The feeling that one’s loneliness is terribly “special” is the trigger for narcissism. That’s because living with such a painful isolation soon becomes intolerable. To compensate, we start telling ourselves that we feel so alone because we’re actually the best, the greatest and smartest person alive—but that we’re just not getting all the attention we deserve. Then we set about trying to get it, creating a chronic, deepening distraction from our ordinary, everyday loneliness.

Most of us can get past our narcissistic, self-pitying delusions with a few stiff drinks. Others end up pursuing wealth, emotional and sexual intimidation and world domination.

I try to recognize that I’ve chosen my feeling of loneliness. I say “try to” because this step is the one I’m most likely to rebel against. After all, who in their right mind would choose loneliness? One way I’ve learned to recognize this choice is to realize that I don’t always feel lonely, sometimes even in the midst of deep or prolonged solitude. On the other hand, I’ve felt lonely in good company, in the midst of an intimate relationship or at parties (especially at parties). Regardless of when it surfaces, anyone can usefully replace the sad complaint of “poor, poor me” with the self-inquiry: “How and why am I choosing to feel lonely at this moment?”

I become willing to release the feeling of loneliness. Anyone who has practiced at least a minute of mindfulness meditation is acquainted with the fact that we constantly experience a stream of thoughts and feelings from which we choose what to think and feel. Two minutes in, and you may recognize that you can also let go of any particular thought or feeling. While we’re all habituated to certain thoughts and feelings—meaning that we’ll have a tendency to choose them again and again, even after letting them go—the deliberate intention to release a negative or non-useful state of consciousness can eventually have miraculous effects. This intention is at the core of all spiritual disciplines worth their salt, as well as cognitive therapy.

I choose a new feeling that may ease the world’s loneliness. This step bridges the gap between individual suffering and the suffering of humankind, and thus brings us all a step closer to real peace. We may think that the answer to loneliness is a new set of circumstances—a new lover, a better family or more friends—when in fact it’s the inner quality of our self-awareness that determines how we feel. We can choose to change that.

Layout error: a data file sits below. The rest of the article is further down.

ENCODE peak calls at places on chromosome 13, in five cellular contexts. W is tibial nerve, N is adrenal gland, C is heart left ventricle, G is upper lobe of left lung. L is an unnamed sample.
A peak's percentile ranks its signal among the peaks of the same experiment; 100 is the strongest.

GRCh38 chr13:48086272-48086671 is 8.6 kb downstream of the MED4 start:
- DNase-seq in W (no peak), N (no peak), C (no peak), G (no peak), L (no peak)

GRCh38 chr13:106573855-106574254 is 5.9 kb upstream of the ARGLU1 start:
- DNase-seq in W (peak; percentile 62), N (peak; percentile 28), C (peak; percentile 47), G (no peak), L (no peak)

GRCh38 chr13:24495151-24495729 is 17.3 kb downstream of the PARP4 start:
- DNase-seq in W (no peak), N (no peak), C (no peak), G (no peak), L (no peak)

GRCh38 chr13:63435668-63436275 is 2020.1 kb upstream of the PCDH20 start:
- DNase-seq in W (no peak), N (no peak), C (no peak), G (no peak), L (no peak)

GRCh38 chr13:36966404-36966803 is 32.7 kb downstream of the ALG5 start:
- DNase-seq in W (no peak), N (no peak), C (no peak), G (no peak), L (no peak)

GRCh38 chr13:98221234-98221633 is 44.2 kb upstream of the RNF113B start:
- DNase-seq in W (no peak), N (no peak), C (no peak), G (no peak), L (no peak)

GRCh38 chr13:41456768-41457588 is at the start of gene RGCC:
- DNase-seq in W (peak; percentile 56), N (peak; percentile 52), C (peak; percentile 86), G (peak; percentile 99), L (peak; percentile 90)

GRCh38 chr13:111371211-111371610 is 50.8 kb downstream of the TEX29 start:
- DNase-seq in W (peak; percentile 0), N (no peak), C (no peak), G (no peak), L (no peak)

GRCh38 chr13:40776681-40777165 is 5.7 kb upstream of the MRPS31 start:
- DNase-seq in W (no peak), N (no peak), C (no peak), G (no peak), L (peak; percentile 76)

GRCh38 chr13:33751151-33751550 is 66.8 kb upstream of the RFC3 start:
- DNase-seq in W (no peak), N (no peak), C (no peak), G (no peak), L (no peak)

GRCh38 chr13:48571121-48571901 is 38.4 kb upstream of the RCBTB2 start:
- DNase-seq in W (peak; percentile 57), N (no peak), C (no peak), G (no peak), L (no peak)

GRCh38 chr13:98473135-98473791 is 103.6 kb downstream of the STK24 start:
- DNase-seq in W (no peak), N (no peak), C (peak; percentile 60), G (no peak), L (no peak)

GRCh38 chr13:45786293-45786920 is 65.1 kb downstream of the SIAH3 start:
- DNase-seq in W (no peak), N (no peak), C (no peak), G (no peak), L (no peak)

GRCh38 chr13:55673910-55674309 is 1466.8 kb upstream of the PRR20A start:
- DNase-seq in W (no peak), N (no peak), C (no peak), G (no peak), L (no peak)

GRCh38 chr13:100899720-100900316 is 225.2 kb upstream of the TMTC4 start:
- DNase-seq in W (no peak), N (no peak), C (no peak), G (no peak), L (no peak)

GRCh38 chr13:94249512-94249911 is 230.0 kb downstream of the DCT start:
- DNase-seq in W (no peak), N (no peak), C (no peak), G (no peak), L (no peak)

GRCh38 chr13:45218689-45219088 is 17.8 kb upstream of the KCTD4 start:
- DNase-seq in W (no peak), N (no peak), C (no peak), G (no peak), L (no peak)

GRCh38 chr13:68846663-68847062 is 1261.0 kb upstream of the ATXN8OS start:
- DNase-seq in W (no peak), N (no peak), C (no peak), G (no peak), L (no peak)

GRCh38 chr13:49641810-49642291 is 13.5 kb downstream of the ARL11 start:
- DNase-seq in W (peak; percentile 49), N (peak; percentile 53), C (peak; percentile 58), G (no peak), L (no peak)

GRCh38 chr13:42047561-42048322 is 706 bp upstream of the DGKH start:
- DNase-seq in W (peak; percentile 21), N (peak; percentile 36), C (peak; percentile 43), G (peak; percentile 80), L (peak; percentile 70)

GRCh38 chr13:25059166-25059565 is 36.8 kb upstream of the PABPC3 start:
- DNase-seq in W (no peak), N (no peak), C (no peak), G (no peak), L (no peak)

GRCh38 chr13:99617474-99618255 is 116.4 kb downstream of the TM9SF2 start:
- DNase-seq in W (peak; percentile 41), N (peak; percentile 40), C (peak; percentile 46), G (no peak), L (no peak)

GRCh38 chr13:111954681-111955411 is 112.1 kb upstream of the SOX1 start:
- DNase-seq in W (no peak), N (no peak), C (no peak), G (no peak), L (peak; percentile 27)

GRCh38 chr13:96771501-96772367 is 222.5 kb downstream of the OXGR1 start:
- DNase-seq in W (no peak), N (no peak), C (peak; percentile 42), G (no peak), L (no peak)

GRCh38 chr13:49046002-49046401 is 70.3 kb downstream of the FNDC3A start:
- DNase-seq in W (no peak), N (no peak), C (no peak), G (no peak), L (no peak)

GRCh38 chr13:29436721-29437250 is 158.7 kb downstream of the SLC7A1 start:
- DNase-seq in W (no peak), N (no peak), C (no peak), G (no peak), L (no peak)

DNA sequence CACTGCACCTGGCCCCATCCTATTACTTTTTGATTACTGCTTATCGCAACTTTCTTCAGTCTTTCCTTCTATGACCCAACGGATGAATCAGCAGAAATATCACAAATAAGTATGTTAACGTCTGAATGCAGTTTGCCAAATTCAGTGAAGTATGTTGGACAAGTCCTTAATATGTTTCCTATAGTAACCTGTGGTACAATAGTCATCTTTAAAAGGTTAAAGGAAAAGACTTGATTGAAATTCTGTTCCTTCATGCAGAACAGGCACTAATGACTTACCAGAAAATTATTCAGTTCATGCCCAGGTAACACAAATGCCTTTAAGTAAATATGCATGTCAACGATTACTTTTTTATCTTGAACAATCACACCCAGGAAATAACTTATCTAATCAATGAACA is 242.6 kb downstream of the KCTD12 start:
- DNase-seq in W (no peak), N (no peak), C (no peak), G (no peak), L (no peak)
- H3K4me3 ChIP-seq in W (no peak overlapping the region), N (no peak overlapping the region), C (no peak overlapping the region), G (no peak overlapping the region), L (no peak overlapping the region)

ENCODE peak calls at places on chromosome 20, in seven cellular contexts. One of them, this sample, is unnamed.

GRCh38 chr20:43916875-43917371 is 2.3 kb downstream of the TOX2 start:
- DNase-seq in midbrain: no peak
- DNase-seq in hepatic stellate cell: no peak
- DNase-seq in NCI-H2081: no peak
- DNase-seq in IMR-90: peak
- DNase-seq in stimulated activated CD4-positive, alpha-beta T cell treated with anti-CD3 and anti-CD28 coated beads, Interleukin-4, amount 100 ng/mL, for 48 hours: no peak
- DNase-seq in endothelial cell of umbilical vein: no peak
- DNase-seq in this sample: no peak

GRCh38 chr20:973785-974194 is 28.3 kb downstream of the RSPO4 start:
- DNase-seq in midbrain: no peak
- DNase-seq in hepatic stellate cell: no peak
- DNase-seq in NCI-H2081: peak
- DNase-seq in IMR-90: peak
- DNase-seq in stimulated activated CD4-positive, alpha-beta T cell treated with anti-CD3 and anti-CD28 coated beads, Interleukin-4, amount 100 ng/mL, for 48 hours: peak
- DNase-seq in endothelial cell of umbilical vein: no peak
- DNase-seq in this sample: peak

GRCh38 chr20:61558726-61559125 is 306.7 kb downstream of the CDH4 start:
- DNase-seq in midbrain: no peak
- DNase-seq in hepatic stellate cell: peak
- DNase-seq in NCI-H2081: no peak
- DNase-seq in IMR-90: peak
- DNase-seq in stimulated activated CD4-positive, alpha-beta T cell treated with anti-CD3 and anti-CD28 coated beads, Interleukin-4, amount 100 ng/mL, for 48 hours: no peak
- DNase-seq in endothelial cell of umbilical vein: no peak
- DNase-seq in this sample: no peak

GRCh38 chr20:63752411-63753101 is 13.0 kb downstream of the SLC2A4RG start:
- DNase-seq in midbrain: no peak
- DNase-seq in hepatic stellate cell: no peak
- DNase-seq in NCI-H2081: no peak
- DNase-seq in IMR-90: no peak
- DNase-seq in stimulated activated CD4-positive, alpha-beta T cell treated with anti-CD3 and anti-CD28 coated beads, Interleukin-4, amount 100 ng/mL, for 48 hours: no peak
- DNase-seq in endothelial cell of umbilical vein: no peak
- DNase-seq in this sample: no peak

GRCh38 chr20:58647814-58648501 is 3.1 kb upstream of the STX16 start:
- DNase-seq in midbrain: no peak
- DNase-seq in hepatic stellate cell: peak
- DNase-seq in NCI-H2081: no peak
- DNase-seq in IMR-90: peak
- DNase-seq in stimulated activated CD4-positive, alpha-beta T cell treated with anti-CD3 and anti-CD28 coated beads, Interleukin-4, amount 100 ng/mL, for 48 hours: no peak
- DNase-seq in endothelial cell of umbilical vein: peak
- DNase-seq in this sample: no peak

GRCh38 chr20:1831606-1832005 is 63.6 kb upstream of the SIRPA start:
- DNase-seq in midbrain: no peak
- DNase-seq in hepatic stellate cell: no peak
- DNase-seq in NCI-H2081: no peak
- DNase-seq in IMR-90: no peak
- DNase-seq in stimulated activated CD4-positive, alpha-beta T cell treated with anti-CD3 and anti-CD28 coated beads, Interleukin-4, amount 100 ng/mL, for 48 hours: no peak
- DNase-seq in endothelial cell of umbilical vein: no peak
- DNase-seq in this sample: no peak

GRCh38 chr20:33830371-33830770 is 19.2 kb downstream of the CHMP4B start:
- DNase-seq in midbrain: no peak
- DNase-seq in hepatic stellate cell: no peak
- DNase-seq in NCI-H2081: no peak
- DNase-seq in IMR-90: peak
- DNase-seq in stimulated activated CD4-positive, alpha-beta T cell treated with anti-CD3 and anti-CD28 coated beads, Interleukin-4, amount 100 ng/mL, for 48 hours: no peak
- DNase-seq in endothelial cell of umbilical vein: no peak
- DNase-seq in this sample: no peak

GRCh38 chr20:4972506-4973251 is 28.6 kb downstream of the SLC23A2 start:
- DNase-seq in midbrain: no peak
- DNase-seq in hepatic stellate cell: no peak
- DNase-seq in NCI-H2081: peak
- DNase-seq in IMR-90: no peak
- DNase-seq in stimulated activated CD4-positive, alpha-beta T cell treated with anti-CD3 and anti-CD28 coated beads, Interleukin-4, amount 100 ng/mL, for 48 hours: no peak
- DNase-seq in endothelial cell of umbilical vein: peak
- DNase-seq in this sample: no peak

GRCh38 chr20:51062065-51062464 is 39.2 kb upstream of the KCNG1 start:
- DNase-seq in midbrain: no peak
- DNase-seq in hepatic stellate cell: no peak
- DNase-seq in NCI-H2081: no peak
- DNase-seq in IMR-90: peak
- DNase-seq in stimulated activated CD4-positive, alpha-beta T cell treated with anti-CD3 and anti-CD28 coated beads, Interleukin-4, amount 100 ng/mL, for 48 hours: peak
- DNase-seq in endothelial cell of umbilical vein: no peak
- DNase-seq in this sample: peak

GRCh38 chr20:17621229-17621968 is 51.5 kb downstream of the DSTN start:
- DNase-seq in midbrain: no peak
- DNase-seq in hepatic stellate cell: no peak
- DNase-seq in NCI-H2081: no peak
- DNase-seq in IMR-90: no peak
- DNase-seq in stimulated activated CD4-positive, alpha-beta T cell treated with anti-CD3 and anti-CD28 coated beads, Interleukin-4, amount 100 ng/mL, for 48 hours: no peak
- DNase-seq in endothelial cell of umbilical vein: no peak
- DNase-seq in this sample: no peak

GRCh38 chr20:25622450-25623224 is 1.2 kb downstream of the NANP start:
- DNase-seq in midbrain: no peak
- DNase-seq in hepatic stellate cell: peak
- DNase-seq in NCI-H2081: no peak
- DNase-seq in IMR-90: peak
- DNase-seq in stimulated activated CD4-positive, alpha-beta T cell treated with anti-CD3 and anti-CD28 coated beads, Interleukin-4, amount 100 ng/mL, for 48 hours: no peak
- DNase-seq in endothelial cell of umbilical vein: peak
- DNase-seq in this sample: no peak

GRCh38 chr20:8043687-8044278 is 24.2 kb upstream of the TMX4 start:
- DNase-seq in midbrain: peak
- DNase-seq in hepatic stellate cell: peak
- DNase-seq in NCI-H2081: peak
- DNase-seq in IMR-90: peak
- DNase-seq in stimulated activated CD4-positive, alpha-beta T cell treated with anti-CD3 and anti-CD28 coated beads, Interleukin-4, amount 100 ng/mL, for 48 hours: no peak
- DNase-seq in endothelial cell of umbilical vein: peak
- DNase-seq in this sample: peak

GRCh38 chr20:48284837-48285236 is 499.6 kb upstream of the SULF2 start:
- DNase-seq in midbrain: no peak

In answer to recognizing our own loneliness, we can offer such feelings as care, compassion, understanding and reassurance to individuals whom we know, groups we’re aware of or the world at large. This can be done in prayer or meditation, in works of art, in specific acts of personal kindness or social activism.

I happen to write, and it’s been the choice of writers since time immemorial to mitigate their loneliness with their art. (This works fine until one’s first book launch party, when the whole sorry story begins again!)

Over time I’ve learned that loneliness is a way of treating myself harshly, not a punishment that the world has visited upon me. There is a deep, habitual tendency to blame ourselves for the sense of emotional isolation we experience, even at the same time we’re not aware of choosing it. In becoming more responsible for any of our feelings, it’s important to go slowly and softly. Let yourself grow gradually into greater states of peace, equanimity and generosity toward all.

You will be doing your part to transform our bitter reign of loneliness.


Author: D. Patrick Miller

Image: Lauren Treece/Flickr

Editor: Ashleigh Hitchcock